Yesterday, Virgin Australia announced to the ASX that it had entered into voluntary administration and that it intended to recapitalize its business, hopefully, to emerge in a stronger financial position.
In layman terms that means Virgin has gone to bootcamp, the administrators are the professional services equivalent of Commando Steve, and hopefully, after some blood, sweat and tears, Virgin remerges much leaner as the Biggest Loser. If it doesn’t, it gets kicked out of the corporate house.
As with all corporate collapses, the pertinent question to ask is: how did we get here?
One side of Virgin’s corporate profile shows a company which is 90 per cent foreign owned, with over $5bn in debt, that incurred losses in eight of the last 10 years. The other side shows a company, domiciled in Brisbane, which employs just over 10,000 people and provides an alternative to flying Qantas.
If there was an easy solution, it would’ve been sorted out by now.
Last week, Virgin asked the federal government issue it a $1.4bn convertible note, where, if Virgin defaulted on its terms, the government loan would convert to equity. A cute play by Virgin but with zero incentive for it to perform – seriously, why bother paying a loan if the government will just end up taking equity and bailing out their *sigh* investment anyway. Inevitably, the taxpayer would’ve been handballed a corporate turd after a bloated Virgin had come off its cash high. And a turd it would remain given nothing discourages corporate efficiency quite like government ownership. If anyone is responsible for reviving and tightening up Virgin, it’s its foreign owners, not the Australian taxpayer.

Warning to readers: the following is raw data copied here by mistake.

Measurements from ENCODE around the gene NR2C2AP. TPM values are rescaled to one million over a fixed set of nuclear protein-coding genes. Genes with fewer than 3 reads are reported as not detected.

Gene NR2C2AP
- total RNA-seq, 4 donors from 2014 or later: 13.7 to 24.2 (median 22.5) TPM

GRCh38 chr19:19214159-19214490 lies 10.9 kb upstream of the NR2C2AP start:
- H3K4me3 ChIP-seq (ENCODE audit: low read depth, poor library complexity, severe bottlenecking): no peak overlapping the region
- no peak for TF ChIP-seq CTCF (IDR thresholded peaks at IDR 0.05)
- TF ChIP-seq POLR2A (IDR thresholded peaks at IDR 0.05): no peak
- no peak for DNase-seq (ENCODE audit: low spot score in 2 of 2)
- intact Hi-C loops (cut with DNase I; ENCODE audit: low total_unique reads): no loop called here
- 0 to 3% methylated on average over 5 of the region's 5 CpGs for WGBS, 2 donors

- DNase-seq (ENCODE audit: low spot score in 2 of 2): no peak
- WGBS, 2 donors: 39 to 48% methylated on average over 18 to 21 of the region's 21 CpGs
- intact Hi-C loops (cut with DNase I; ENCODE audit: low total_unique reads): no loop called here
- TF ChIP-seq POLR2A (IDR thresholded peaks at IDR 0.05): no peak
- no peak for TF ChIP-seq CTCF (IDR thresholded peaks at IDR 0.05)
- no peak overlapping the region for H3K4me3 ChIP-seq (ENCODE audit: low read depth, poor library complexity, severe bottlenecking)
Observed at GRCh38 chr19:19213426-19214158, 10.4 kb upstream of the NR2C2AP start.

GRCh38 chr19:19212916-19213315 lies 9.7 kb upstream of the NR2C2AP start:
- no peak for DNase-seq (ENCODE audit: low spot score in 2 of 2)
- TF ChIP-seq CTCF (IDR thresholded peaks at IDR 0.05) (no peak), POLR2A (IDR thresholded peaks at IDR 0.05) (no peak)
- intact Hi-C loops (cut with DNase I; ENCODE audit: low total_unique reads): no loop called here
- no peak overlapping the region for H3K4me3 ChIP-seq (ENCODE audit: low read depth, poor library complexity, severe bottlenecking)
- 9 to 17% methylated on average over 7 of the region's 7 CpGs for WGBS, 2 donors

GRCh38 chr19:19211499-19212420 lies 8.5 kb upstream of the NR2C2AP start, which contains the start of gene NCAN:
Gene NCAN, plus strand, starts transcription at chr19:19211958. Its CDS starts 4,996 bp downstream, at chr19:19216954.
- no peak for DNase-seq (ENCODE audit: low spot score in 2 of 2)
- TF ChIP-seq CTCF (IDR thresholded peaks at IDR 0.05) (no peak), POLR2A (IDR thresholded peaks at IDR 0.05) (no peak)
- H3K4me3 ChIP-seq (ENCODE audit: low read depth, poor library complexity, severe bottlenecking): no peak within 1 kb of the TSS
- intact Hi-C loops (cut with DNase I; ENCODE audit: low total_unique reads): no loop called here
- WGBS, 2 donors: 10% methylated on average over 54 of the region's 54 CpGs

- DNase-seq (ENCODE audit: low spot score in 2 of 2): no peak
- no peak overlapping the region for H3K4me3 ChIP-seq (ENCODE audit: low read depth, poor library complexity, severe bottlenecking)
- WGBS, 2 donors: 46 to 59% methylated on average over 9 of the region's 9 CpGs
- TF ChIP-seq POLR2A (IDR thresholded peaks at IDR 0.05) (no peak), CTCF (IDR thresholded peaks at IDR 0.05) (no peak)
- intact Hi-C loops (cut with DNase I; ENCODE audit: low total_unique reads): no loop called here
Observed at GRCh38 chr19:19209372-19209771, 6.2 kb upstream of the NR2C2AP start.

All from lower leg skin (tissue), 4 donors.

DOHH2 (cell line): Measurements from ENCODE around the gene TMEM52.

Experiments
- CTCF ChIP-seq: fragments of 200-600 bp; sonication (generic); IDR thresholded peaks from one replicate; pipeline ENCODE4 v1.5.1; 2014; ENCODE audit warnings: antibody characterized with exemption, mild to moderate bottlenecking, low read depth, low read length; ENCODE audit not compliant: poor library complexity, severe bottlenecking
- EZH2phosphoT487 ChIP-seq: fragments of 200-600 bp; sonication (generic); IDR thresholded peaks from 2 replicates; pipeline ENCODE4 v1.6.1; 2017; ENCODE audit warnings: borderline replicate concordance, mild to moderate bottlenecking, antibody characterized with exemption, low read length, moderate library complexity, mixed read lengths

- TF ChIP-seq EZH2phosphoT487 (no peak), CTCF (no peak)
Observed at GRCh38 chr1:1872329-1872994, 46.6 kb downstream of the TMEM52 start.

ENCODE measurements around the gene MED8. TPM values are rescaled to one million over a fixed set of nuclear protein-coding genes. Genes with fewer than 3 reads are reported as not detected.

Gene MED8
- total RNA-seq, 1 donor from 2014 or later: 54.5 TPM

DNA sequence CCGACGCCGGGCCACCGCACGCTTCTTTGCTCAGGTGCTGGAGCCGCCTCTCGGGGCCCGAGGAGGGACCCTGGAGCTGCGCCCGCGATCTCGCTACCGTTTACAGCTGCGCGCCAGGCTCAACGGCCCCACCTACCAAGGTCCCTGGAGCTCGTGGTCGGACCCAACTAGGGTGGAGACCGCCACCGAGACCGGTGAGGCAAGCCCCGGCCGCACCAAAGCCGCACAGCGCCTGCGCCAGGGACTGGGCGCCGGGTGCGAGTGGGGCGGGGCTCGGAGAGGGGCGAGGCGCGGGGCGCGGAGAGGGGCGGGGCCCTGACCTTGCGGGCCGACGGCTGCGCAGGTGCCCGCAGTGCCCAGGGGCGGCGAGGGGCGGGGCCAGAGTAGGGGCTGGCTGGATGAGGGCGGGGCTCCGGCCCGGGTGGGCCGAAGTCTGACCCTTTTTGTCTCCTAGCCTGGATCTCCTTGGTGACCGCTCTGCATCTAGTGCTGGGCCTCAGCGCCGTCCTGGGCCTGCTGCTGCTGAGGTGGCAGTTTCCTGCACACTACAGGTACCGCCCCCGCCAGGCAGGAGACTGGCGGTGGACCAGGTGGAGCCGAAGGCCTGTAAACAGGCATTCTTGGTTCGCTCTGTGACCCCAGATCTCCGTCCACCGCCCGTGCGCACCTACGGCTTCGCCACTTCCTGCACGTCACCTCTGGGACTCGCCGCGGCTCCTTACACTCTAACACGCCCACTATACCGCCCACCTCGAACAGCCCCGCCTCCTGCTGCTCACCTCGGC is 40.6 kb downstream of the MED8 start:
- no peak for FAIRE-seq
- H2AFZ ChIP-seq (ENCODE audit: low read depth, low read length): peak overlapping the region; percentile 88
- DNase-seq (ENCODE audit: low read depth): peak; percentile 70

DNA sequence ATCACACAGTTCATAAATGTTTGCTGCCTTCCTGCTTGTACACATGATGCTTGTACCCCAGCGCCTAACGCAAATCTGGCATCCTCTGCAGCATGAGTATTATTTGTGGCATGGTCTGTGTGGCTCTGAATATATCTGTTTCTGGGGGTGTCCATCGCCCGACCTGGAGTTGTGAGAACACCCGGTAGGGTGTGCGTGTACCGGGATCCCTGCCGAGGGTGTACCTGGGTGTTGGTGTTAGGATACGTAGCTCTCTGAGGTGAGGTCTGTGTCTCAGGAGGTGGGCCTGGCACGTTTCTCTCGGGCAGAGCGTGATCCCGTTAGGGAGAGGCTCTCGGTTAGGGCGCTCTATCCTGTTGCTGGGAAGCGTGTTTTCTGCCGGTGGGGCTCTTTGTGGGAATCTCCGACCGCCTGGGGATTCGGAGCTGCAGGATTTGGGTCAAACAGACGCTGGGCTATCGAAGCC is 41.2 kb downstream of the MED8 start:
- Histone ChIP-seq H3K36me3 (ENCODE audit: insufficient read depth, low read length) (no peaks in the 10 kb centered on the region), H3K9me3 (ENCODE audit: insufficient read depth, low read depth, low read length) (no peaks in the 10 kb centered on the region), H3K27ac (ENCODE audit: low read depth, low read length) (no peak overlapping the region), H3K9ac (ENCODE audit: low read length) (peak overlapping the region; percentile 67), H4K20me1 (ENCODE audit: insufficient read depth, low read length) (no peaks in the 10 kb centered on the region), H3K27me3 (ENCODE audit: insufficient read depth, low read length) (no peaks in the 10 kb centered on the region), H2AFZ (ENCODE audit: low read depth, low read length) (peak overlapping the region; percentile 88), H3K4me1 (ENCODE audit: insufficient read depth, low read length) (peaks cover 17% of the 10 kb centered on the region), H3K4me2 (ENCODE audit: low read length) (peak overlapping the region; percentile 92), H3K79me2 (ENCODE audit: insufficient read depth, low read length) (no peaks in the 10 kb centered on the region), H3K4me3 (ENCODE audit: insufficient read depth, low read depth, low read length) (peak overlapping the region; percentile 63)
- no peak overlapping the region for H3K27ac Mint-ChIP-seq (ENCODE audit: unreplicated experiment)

So far, the government has refused to bail out Virgin as it doesn’t want to pick favourites. That’s a fair position – no sane government wants to become the not-so-proud owner of a hodgepodge of distressed assets. Despite this, supporters of Virgin argue that Virgin is different and it only collapsed because of government imposed travel bans.
Well, yes…and no.
Virgin was in a precarious financial position before coronavirus. Its annual reports make for interesting reading once you scroll past the indulgent self-serving drivel. In 2019, Virgin recorded operating revenue of $5.83bn, total assets of $6.47bn, debt of $5.85b and total equity of $618m. Notably, that total equity position has deteriorated from $1.09bn in 2018, and $1.57bn in 2017. Similarly, for the last three years its recorded losses have been $221m in 2017, $427m in 2018 and $444m in 2019. In short, Virgin was already tanking and coronavirus just put it out of its misery a little quicker. Conversely, many other businesses have also gone to the wall since the government-imposed restrictions, but not because of any existing structural inefficiency or mismanagement. Rather their demise was caused by, and not simply correlative to, the government shutdown. It’s those companies, not Virgin, who are the real corporate victims in this economic cluster situation.
It’s also argued that our aviation industry needs to retain competition otherwise we will see price rises reminiscent of the bad ol’ post-Ansett days.
Again, yes…and no.